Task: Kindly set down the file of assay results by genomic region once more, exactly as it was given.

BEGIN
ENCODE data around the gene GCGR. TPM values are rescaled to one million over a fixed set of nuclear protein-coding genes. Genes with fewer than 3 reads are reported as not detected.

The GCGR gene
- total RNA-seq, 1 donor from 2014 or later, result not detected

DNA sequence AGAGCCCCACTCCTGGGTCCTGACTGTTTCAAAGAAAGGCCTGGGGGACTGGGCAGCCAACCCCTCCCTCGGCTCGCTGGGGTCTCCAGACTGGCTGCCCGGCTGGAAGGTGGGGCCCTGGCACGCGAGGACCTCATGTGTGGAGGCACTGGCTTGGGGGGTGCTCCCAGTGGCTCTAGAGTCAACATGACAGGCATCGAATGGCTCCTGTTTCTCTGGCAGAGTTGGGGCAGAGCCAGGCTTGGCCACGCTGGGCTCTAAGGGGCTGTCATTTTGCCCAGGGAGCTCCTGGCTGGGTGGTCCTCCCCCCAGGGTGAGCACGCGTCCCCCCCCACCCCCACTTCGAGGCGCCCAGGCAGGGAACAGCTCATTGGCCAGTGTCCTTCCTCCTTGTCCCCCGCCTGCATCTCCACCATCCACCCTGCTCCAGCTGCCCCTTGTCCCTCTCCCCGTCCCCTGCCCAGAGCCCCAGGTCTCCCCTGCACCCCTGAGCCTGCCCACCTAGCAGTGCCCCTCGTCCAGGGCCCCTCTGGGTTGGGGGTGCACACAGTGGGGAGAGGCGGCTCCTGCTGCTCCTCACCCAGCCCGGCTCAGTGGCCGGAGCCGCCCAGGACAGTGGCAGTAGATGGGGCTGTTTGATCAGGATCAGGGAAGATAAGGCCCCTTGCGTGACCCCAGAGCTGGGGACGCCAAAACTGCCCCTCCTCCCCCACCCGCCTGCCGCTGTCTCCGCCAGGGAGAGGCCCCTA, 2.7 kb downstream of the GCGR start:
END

ENCODE data around the gene GCGR. TPM values are rescaled to one million over a fixed set of nuclear protein-coding genes. Genes with fewer than 3 reads are reported as not detected.

The GCGR gene
- total RNA-seq, 1 donor from 2014 or later, result not detected

DNA sequence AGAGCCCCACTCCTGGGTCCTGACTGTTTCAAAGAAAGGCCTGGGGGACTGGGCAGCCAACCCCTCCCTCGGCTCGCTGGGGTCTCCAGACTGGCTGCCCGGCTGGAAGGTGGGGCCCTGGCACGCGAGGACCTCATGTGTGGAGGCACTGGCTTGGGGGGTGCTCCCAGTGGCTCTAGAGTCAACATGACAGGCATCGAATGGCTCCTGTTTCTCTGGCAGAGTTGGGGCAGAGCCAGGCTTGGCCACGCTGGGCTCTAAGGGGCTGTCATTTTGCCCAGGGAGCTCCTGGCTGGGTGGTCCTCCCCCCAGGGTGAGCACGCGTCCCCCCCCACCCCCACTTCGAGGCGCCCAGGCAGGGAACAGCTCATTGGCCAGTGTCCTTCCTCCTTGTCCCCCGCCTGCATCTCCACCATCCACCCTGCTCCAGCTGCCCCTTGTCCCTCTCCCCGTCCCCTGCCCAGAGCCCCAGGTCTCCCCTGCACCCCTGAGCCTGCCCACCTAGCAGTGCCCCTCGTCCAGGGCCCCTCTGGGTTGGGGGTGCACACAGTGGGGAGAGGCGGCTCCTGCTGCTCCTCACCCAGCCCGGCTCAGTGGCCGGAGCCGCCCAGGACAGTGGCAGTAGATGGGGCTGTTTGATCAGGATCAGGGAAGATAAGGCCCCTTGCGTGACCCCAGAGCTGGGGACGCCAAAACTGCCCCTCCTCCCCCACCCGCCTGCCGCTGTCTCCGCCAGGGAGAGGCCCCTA, 2.7 kb downstream of the GCGR start: